Based on the above concerns, we hypothesize that perceived stress is positively associated with anxiety symptoms, cognitive reappraisal will attenuate the association between perceived stress and anxiety symptoms in COVID-19 isolated people. This model can help us to understand the risk factors of anxiety symptoms and guide the prevention and intervention plan of high-risk population. We hope to help isolated people better deal with crisis events in daily life, reduce the risk of psychological problems, and maintain mental health.
Materials and Methods
Participants and Procedure
Prior to the study, it had been approved by the Ethics Committee of Army Medical University of China. Between Feb. 8th and Feb. 21st, we conducted a cross-sectional online survey in mainland China. The researchers posted this survey on the Internet. Participants are recruited online, and all are willing to fill out the self-administered questionnaires. A convenience sample of 328 isolated people completed the questionnaire. During the investigation, all participants were quarantined and were not infected with the 2019-nCoV virus.
The mean age of the participants was 30.96 (SD = 6.84) years, in a range of 18 to 56 years. Distribution of the sample by gender was 60.98% (n = 200) male and 39.02% (n = 128) female.
We collected demographic information of participants including age, gender, educational background, and marital status. Table 1 shows the demographic characteristics of the sample.
Perceived Stress Scale (PSS) (34) served as an assessment tool to measure the subjective pressure that individuals perceive in the past month, which is available in PSS-14, PSS-10, and PSS-4 versions. This study selected the Chinese version of PSS-14 (CPSS-14) (35), including 7 negative description items and 7 positive feeling description items. There are typical items like “have you been upset by something that happened unexpectedly?” and “have you felt that things were going your way?” Each item is using a 5-point Likert scale (1 = “never”; 5 = “always”). The scores of 14 items are added to get the total score. The higher the total score, the more stress the individual perceives in the past month. The CPSS-14 has showed high internal consistency and test-reliability.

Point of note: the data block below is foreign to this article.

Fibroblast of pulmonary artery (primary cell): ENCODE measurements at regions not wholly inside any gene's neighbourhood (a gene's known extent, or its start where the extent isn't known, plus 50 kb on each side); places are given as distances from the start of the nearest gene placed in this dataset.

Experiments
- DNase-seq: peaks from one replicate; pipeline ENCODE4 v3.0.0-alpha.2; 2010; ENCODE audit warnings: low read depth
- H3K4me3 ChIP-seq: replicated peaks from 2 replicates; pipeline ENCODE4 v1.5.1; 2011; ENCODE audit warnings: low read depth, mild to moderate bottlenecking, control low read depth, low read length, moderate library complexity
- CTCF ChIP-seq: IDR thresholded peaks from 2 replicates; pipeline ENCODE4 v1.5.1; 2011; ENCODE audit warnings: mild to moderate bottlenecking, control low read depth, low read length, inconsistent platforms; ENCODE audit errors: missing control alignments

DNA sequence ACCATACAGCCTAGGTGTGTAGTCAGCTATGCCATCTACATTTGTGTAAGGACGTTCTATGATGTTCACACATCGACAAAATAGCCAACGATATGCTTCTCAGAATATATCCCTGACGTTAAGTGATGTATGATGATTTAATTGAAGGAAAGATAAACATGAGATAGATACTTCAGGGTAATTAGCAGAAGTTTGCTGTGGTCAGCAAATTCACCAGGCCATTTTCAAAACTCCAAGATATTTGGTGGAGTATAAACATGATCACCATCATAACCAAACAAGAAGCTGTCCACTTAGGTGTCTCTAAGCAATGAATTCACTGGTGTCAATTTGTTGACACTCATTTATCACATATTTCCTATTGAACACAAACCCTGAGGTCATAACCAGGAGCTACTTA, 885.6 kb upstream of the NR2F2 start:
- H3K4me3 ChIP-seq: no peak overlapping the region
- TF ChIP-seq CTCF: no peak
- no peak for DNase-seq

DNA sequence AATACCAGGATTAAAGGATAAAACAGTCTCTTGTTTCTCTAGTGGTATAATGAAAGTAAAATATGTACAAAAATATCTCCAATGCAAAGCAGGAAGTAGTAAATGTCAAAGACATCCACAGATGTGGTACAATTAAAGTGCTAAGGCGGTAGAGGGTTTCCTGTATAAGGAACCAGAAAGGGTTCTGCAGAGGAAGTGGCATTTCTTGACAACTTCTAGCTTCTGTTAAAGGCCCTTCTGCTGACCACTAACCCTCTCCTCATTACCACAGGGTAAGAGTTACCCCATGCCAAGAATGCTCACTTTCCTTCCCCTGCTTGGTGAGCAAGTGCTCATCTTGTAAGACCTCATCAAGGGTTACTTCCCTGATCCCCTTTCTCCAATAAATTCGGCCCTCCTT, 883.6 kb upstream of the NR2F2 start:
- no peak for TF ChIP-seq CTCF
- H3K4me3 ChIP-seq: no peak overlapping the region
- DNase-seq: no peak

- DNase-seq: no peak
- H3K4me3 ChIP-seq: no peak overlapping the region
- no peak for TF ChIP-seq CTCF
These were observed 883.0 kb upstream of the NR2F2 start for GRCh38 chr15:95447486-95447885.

Cognitive reappraisal was measured based on the Emotion Regulation Questionnaire (ERQ) (20). ERQ is a 10-item self-report measurement scale, including two subscales: cognitive reappraisal and expression inhibition, which is used to measure individual’s expression inhibition and cognitive reappraisal. In this study, only cognitive reappraisal subscale was used, including 6 items. The sample items include “When I want to feel happier, I think about something different” and “I control my feelings about things by changing the way I think about them”. Each item used a 7-point Likert scale (1 = strongly disagree; 7 = strongly agree). The scores of all items are added together, the higher the total score is, the more frequently the cognitive appraisal strategy is used. The ERQ has showed high test-reliability and internal consistency (20), and the Cronbach’s alpha values for the Chinese version of ERQ are acceptable (36).
We used Zung’s Self-Rating Anxiety Scale (SAS) (37) to assess the subjective feelings of individuals with symptoms of anxiety in the past week. The main assessment basis of SAS is the frequency of symptoms defined by the items divided into 4 levels: from “never” to “always”. The SAS includes 20 items, with typical items like “Do you feel more nervous and anxious than usual?” and “Are you bothered by headaches, neck and back pains?” The scores of all items are added and converted to obtain standard scores. The higher the score, the more anxious. The Chinese translation of the survey has been previously validated (38).
Since we adopted a convenient sampling method to obtain 328 samples, in the interaction analysis model, the effect size f² = 0.04, α = 0.05. As a consequence, the observed power 1-β = 0.89.